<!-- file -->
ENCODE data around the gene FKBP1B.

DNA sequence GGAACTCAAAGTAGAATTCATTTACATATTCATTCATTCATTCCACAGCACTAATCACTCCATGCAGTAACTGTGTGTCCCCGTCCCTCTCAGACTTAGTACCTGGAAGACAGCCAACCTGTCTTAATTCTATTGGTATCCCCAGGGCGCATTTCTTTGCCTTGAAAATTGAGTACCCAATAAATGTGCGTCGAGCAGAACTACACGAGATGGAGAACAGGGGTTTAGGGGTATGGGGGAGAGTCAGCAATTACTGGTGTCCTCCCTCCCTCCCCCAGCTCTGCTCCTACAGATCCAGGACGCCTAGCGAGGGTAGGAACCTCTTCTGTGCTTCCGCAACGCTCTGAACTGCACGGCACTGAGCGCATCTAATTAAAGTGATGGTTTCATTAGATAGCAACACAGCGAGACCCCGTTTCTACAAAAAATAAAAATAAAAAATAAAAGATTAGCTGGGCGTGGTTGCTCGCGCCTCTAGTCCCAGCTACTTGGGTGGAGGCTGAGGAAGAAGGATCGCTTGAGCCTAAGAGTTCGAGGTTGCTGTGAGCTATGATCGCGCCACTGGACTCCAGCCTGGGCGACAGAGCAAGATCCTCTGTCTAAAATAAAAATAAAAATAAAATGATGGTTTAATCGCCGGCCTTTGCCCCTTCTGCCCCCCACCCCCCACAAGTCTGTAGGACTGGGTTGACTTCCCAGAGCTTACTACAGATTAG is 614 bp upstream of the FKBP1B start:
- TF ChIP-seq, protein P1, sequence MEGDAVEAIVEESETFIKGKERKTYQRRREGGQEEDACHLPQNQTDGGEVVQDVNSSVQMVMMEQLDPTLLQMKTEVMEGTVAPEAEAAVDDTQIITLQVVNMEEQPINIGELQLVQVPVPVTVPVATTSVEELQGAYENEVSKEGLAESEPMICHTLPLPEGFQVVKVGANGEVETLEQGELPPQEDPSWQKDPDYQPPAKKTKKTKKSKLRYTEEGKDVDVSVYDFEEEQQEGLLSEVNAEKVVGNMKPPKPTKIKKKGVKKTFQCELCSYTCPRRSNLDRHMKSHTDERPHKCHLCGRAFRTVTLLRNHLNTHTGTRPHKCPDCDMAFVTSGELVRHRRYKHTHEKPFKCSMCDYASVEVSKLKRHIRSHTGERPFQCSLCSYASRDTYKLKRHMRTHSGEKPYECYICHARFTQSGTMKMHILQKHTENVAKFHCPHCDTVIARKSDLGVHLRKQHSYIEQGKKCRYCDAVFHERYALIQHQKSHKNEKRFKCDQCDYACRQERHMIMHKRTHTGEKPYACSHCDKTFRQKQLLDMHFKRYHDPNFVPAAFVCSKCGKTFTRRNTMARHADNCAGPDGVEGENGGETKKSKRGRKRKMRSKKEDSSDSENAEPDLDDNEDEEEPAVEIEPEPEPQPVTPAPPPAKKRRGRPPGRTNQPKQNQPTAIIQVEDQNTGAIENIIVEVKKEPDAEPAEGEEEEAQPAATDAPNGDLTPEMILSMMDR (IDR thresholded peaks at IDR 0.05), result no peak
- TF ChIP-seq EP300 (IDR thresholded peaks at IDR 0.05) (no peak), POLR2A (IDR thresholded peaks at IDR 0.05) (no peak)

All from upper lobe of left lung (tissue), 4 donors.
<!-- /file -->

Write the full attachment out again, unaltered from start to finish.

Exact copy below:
ENCODE data around the gene FKBP1B.

DNA sequence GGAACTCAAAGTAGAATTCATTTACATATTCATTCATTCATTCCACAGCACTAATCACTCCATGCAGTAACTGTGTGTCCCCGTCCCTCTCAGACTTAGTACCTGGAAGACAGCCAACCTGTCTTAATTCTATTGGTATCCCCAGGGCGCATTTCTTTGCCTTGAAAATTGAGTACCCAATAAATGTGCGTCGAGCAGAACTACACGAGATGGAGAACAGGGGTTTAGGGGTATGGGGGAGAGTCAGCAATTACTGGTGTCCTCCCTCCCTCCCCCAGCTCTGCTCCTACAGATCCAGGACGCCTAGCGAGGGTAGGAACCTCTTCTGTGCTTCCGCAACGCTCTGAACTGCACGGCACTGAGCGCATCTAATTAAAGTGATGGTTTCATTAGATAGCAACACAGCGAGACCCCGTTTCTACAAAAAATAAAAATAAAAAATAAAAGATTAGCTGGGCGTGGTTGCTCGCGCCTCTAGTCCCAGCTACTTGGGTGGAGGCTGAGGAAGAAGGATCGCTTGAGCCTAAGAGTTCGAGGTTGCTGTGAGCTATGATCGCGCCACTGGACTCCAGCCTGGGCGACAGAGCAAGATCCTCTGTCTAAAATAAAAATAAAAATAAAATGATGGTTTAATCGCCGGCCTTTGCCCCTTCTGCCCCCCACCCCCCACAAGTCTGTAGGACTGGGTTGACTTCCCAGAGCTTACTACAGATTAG is 614 bp upstream of the FKBP1B start:
- TF ChIP-seq, protein P1, sequence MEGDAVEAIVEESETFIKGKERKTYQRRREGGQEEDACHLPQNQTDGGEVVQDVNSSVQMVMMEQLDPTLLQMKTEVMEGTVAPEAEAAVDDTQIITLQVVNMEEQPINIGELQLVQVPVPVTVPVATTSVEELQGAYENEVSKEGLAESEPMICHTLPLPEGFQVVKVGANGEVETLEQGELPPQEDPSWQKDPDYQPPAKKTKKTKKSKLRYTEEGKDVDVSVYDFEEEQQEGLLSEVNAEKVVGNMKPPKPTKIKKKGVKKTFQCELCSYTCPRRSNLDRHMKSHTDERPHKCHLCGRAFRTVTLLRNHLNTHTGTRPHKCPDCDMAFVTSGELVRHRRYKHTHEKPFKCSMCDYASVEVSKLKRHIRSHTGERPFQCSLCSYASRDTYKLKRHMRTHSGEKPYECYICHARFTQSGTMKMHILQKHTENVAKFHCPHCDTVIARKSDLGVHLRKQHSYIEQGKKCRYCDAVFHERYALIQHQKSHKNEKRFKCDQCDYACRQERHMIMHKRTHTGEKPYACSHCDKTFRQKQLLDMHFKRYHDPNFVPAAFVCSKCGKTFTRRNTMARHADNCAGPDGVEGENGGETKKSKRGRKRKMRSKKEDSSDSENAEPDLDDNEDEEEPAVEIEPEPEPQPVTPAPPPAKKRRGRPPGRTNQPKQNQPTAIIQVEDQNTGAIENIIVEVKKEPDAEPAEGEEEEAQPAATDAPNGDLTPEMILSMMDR (IDR thresholded peaks at IDR 0.05), result no peak
- TF ChIP-seq EP300 (IDR thresholded peaks at IDR 0.05) (no peak), POLR2A (IDR thresholded peaks at IDR 0.05) (no peak)

All from upper lobe of left lung (tissue), 4 donors.